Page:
You might also have come from a point where your body is very reliant on fiber. Fiber is actually a stimulant in that it stimulates the digestive tract. It's actually an irritant so it will force you to go when you weren't maybe necessarily ready to go. People in the holistic health scene like to load up on things like flax seeds, chia seeds and psyllium seeds; those things actually have a negative effect and your body actually become reliant on them so resist the urge to resort to a fiber supplement. I know that in a lot of cases fiber supplements are encouraged on the ketogenic diet because the assumption is that you need this fiber but the human body is actually perfectly capable of functioning properly without any fiber at all, so I would say resist the urge to supplement with fiber. Maybe in the interim you could do things like enemas or something along those lines just to try and get things moving.

With regards to cravings during transition, a lot of times when you are craving things like chocolate cake or bread or something like that I think that part of it is probably the addictive qualities of wheat; we have covered that in our show that was on wheat. It might also be that you haven't transitioned completely and your body is just craving energy. One solution to this is to take in something like MCT oil or coconut oil; MCT stands for medium chain triglycerides and they are fats that go directly into the mitochondria so it's a quick hit of energy. They don't require the same amount of breakdown or any breakdown really that longer chain fats do. If you are having a craving or something like that, a spoonful of coconut oil or a spoonful of MCT oil will often curb the craving. To some degree during transition it also requires some willpower, just keep your goals in mind and keep on track.

That's what I had for troubleshooting, I don't know if anybody had anything to add for that?

Adam: No I think you covered it pretty well.

Jonathan: I guess my only question about that came from when you were talking about bowel movements; we're all adults, we can talk openly about that. Would you say that the nature of the movements might change? Like their size or their shape might change as well? Something that might indicate that you are constipated but instead it's just a different way that the body uses to expel waste? Like as opposed to having one large bowel movement, you might have recurring smaller ones or have you had a different experience with that?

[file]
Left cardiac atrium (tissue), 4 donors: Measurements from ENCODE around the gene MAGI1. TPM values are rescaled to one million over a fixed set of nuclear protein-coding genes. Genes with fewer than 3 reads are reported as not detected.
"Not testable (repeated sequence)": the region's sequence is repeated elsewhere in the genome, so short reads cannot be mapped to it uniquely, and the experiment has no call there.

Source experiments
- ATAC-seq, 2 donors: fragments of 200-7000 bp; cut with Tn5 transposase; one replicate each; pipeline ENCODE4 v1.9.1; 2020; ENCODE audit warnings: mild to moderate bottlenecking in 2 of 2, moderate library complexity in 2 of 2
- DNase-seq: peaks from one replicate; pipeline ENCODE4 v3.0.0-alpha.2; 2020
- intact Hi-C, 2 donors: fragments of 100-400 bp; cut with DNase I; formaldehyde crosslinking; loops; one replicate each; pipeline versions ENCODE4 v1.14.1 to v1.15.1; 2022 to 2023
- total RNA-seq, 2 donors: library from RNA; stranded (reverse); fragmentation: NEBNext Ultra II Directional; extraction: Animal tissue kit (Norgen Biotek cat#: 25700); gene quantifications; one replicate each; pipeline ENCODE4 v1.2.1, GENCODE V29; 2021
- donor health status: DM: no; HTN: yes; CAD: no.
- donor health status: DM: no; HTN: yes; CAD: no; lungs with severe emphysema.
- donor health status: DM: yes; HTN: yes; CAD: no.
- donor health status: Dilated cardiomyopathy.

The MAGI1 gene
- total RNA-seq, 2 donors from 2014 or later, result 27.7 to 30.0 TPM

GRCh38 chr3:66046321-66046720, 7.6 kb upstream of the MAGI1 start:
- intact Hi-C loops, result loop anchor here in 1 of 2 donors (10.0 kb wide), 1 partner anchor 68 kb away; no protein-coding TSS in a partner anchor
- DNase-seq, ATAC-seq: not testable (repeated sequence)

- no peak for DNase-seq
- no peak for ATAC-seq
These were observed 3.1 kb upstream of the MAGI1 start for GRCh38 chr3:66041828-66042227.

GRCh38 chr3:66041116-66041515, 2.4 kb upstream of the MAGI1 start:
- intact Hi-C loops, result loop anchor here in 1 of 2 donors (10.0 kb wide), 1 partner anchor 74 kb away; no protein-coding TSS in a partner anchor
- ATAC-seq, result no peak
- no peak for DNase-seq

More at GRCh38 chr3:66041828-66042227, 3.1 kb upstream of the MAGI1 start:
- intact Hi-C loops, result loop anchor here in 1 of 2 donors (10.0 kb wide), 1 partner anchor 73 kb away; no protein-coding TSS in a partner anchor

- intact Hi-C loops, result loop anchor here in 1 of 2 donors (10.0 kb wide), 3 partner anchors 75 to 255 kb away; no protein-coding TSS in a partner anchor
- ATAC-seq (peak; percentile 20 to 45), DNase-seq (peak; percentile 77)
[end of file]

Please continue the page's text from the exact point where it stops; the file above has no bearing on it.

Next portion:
Doug: Well again, it's a pretty individual thing but I think when you make a radical change in your diet you are bound to see some changes. At first things seem like maybe they are not quite on track and things seem a little bit off, a lot of times over time it just takes some time to transition and for your body to adapt and things will regulate themselves. If it does go for an extended period of time, then you might have to start doing some more troubleshooting and looking into some other possibilities.

Adam: Something that I noticed along those lines was that if I am not getting enough salt then I've noticed that I don't have to go to the bathroom as much and not in a good way so salt could be an issue there as well.

Doug: Yeah, absolutely.

Jonathan: For myself, I have noticed the "hangry" effect that you have mentioned from time to time and I think that based on what you said that I might be having too much protein and not enough fat and a higher protein ratio than I need.

Doug: Yeah, it could be.

Adam: There was a study on people in ketosis - granted they were only in ketosis for a week - and there is a stimulation to insulin from protein. So if you have a protein heavy meal without enough fat then that could lead to the hangry issues. Whenever I would go above the 1.4 grams per kilo then I would start to have hunger pains like I haven't felt since I was on a standard American diet.

Doug: I found the same thing. When I was first doing this diet I was eating great big steaks and it was a big protein meal.

Jonathan: I think we may have lost Doug.

Adam: I can go off of that, I had a meal that was almost a one-pound steak and there was some fat on there but it wasn't as much as was needed to be on there to limit the insulin effect. Definitely, if you are having hunger pains or "hangry" issues then I would say cut back on the protein, up the fat and see how you do.